A computer generated image of a Higgs interaction

A computer generated image of a Higgs interaction

CERN researchers have announced this Friday that they may had caught a glimpse of the fabled Higgs Boson particle, also known as the “God Particle”. Scientists have the news during the 2011 Europhysics Conference on High-Energy Physics (HEP 2011), which opened Thursday in Grenoble, France.

This came after two collision detector teams (Atlas and CMS), independently confirmed  unusual bumps in their data that could be the first hints of the particle, after smashing subatomic particles together in the 18-mile round tunnel at nearly the speed of light.

The “God particle” is thought to give mass to the basic building blocks of nature, a small theoretical particle, indispensable to a set of rules in physics that we call the Standard Model. If its existence is proven, our entire understanding of physics will need to be re-written. Physicist Peter Higgs first hypothesized this particle in 1964, while Nobel prize winner Leon Lederman nicknamed it the “God particle”.

Previous research has lead scientists to believe that the Higgs boson has a mass between 114-185GeV (gigaelectronvolts). The Atlas team reported a bump between 120 and 140GeV, while CMS team found two bumps in the same region, which could very well correspond to the elusive particle.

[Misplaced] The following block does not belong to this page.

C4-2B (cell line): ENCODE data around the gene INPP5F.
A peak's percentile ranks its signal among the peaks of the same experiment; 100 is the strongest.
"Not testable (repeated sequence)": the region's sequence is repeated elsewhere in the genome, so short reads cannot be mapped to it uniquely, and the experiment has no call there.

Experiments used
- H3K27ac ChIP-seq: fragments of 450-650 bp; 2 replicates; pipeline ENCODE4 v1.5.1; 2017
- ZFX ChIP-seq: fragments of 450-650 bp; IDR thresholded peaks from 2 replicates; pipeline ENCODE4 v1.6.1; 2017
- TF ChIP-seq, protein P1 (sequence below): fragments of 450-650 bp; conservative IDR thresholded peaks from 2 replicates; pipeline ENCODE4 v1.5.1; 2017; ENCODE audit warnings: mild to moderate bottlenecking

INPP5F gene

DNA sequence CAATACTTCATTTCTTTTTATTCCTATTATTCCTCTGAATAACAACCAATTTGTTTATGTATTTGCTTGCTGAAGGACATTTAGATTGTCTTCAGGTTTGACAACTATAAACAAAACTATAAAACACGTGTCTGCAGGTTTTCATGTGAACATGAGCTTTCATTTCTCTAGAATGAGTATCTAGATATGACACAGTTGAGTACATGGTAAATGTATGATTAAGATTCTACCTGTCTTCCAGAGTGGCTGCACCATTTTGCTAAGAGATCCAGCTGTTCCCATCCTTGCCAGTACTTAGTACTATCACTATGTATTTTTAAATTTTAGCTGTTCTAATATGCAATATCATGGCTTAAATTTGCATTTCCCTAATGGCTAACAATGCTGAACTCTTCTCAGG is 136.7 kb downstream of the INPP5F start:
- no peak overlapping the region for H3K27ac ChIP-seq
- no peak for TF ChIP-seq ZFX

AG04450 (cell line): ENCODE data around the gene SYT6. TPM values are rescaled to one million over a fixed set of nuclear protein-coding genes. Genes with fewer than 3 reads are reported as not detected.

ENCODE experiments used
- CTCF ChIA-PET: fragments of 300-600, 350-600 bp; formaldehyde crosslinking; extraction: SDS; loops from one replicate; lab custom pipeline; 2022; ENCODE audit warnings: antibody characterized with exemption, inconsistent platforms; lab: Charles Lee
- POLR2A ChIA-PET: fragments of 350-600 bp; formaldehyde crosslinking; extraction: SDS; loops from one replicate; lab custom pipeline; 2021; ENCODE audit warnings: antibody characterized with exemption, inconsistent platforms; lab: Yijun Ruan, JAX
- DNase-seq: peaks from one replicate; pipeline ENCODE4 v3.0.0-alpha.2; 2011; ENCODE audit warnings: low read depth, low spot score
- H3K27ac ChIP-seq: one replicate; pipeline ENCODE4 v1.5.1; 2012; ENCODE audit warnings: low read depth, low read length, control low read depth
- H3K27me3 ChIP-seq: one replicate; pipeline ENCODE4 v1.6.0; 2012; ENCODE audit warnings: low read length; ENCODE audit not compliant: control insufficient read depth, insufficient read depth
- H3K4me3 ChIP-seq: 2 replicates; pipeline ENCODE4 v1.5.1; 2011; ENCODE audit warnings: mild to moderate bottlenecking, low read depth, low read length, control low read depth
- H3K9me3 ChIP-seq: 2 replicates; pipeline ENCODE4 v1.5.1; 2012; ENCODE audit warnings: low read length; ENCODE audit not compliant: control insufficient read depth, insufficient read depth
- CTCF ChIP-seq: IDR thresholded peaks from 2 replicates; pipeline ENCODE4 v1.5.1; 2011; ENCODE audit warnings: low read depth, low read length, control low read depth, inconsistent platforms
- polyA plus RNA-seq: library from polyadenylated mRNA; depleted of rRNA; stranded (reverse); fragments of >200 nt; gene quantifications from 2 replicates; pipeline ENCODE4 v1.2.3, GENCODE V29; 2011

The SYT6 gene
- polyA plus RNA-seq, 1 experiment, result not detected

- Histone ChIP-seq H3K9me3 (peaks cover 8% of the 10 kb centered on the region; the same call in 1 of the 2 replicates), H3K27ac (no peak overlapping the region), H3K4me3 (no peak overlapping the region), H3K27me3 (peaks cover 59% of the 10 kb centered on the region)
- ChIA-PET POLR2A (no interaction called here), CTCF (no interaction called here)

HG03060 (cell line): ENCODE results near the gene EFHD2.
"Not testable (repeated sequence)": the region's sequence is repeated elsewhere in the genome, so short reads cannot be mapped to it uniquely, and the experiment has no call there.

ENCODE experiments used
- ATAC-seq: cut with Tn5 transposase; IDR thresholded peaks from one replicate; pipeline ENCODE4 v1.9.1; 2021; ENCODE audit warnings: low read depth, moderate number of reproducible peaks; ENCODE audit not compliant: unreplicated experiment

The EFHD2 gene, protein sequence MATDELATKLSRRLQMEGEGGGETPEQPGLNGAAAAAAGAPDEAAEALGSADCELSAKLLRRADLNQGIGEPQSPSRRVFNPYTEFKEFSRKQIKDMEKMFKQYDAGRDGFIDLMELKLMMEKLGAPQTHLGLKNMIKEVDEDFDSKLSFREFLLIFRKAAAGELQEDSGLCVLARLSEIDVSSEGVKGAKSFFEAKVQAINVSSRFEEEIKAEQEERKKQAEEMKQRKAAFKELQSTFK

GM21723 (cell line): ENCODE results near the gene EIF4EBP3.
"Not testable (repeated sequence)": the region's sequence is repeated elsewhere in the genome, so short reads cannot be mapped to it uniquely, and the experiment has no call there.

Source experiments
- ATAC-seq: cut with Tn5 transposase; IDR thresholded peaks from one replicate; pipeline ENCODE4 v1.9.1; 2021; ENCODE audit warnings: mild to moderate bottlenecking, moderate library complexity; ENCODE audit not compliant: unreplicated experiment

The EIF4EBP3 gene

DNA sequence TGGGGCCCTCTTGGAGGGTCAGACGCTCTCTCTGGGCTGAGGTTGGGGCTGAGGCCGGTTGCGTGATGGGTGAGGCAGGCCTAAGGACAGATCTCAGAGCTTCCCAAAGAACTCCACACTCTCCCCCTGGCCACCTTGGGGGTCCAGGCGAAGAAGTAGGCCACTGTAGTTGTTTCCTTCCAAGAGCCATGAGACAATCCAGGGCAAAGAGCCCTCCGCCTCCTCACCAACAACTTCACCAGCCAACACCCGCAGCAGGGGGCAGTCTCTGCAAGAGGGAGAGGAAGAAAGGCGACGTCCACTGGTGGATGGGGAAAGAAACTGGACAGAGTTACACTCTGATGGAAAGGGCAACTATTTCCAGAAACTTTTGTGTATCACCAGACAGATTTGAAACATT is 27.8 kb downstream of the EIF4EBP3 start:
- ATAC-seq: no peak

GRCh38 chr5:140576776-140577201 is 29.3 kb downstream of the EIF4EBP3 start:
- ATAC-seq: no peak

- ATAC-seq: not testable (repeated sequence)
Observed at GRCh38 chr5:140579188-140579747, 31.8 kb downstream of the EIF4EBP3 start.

CERN scientists are getting their hopes too high yet, though, as more data and correlation between the two stations is need for a pertinent scientific comment to be made. According to a press release, officials working on the LHC have scheduled a press release for Monday, July 25, where representatives from all CERN teams involved on the project are expected to present data.

“Discovery or exclusion of the Higgs particle, as predicted by the Standard Model, is getting ever closer,” CERN Director for Research and Scientific Computing, Sergio Bertolucci, said in a statement. “Both occurrences will be great news for physics, the former allowing us to start the detailed study of the Higgs particle, the latter being the first proof of the incompleteness of the Standard Model, requiring new phenomena to be happening within the reach of the LHC.”

We’ll keep you posted on the events at the conference, as more details emerge.

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